By Peter Saunders
Ingrid Sophia Zimmer-Zschogner was born in Toronto and has lived all over Canada, from Baffin Island, Nunavut, to Calgary to Rosseau, Ont. Today, she is the director of Wildrose Designs, a sign and graphic design company that has been able to serve clients in both eastern and western provinces.
“I just take my laptop computer wherever I go,” she says. “I can design anywhere.”
A background in art
Zimmer-Zschogner’s earliest encounter with signmaking took place when she was 13 years old. She helped her father, Dietmar Zschogner, hand-paint a billboard to advertise his airline service in Parry Sound, Ont.
She began her professional art career while in high school in Calgary, when at just 14 years old she landed her first corporately commissioned project. This and other early pieces in her portfolio earned her a scholarship to study at the Alberta College of Art and Design (ACAD).
She left Alberta in 1999 after her first of two daughters was born, as her husband at the time was from Ontario. While raising the girls as a stay-at-home mom, she pursued a part-time career as a wildlife and portrait artist, opening her own private gallery in the village of Rosseau.
“All people, pets and wild animals are filled with vitality and emotion,” she says. “Each personality bears its own distinctive mark. I try to capture that fleeting, honest expression and gesture. Whether commissioned or personal, my art was a direct response to the beauty and sensitivity of each subject’s spirit.”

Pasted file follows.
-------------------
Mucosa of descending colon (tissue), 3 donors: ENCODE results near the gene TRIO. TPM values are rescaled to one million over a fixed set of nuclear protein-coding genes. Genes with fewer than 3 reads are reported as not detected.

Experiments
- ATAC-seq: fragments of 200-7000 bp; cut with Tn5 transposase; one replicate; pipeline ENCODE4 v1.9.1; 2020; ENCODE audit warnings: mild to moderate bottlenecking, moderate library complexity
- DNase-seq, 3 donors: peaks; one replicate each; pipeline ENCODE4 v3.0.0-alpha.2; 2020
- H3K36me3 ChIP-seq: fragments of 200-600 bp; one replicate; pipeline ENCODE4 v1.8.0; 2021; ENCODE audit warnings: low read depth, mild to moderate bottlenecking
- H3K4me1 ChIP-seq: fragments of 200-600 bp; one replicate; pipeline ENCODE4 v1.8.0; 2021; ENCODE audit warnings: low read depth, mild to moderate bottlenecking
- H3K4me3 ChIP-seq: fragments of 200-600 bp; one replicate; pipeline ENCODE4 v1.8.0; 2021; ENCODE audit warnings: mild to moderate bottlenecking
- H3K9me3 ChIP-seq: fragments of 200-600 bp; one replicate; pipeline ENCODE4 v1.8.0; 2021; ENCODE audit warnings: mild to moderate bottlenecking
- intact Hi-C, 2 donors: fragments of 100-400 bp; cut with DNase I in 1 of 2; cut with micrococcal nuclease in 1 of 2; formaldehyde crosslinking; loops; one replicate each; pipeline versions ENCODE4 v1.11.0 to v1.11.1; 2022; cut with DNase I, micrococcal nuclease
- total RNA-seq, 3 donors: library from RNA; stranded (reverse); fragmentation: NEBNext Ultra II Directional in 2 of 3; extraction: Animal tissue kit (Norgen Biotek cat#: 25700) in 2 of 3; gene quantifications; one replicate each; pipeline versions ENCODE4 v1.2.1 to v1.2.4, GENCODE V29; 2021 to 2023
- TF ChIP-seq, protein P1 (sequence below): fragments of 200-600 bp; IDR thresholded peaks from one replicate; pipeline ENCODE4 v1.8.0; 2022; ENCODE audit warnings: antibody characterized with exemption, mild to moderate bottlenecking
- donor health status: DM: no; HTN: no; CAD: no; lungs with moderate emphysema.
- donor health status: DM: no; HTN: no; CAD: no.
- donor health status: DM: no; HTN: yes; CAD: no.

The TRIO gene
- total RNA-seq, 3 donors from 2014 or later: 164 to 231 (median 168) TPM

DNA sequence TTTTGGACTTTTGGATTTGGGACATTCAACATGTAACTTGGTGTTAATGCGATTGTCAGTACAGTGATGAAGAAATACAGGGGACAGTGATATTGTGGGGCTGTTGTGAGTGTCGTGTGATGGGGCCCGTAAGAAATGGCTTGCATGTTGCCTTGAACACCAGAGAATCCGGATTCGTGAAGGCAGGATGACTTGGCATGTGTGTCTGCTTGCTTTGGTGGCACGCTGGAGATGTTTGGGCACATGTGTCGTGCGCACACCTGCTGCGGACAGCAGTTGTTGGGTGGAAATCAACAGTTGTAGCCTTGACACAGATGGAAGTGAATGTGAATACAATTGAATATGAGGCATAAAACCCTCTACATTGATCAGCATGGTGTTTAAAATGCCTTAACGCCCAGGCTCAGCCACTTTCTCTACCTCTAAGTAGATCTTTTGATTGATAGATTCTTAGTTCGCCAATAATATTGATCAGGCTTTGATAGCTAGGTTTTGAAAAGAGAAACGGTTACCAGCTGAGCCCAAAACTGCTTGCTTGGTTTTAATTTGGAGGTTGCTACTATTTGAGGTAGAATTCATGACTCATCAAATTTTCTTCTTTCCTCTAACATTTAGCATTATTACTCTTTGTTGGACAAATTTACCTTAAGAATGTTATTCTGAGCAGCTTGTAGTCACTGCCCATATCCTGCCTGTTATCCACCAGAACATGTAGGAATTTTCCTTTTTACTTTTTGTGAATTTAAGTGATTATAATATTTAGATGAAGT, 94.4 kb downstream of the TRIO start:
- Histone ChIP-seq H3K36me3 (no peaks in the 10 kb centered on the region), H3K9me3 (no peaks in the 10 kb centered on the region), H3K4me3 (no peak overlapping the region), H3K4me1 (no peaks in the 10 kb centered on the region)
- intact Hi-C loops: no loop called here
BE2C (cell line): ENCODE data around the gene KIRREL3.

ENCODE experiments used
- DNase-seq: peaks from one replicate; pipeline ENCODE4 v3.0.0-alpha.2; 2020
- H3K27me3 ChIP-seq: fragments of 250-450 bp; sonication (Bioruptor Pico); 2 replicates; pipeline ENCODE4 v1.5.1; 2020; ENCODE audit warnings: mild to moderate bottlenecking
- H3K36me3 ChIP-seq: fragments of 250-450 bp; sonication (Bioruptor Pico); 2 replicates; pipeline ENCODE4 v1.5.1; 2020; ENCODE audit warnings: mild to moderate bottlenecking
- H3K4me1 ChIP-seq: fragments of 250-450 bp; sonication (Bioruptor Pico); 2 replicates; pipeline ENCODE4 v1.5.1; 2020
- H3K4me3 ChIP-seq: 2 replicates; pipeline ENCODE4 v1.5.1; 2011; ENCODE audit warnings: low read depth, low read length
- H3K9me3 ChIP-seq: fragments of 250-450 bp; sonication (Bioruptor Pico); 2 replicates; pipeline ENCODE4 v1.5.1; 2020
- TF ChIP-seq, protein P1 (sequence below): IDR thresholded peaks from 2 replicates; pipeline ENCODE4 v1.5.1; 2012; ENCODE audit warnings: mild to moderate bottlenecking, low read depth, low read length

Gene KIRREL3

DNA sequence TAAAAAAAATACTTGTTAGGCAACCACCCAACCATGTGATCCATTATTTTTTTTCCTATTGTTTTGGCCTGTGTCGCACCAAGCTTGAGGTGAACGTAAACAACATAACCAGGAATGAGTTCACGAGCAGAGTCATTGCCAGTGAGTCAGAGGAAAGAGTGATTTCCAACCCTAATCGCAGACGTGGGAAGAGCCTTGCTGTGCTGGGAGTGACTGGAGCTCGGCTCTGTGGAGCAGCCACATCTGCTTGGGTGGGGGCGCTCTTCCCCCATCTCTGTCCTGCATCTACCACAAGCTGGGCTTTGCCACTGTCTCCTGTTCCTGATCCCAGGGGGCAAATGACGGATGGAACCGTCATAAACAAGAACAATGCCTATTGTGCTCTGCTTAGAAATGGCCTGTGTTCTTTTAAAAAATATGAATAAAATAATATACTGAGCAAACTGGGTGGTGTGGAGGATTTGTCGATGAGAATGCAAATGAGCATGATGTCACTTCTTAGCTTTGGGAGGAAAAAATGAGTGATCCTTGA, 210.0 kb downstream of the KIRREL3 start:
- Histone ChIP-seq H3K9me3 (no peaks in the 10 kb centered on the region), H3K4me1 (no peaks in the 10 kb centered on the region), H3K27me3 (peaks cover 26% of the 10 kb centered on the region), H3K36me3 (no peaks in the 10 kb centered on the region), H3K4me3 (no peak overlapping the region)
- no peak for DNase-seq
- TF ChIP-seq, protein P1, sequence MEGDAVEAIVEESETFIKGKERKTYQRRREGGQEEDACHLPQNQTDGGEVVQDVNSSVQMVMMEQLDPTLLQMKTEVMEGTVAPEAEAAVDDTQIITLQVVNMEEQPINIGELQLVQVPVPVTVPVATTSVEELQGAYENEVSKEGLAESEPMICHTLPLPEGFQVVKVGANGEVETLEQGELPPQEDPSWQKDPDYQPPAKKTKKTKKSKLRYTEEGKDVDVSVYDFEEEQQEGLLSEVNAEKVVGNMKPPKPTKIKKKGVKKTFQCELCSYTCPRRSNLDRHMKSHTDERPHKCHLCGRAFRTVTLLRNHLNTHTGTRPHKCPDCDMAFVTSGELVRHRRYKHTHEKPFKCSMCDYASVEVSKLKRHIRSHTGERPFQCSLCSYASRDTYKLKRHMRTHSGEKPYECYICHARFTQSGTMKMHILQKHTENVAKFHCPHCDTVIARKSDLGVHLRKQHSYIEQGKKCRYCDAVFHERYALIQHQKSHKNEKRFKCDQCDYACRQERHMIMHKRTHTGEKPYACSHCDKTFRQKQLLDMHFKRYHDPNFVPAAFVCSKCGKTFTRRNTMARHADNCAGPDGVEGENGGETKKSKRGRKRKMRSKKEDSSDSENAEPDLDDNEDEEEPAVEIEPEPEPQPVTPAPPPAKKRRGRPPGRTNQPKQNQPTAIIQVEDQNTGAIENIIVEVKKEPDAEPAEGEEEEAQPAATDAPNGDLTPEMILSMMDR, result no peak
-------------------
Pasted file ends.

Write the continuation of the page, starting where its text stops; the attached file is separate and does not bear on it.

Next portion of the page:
The art helped Zimmer-Zschogner to flourish after she had tried working in aircraft maintenance—where her sister followed in their father’s footsteps—and carpentry, where she felt discouraged by sexism in a male-dominated culture.
“That always turned me off,” she says. “I got a lot of negative comments and I felt isolated.”
She befriended a local signmaker, Mike Laver, who owns and operates Bay Street Graphics in Parry Sound. As she expanded her artistic talents through self-teaching and branching into graphic design, he taught her a variety of signmaking skills, ranging from cutting paint masks and stretching photos on canvas to using signmaking software.
“He provided me with a wealth of knowledge and inspiration,” she says. ”He gave me a book about designing and hand-carving wooden signs the old-fashioned way. When I researched sign shops in the area, however, I learned they were all sandblasting cedar, which I’m allergic to! So, I decided to use epoxy resins, like my father uses in the aircraft industry, and high-density urethane (HDU), which does not rot or warp like cedar can.”
She consulted with other sign shops, as well as signmaking equipment distributors, and attended trade shows to learn more about what was possible.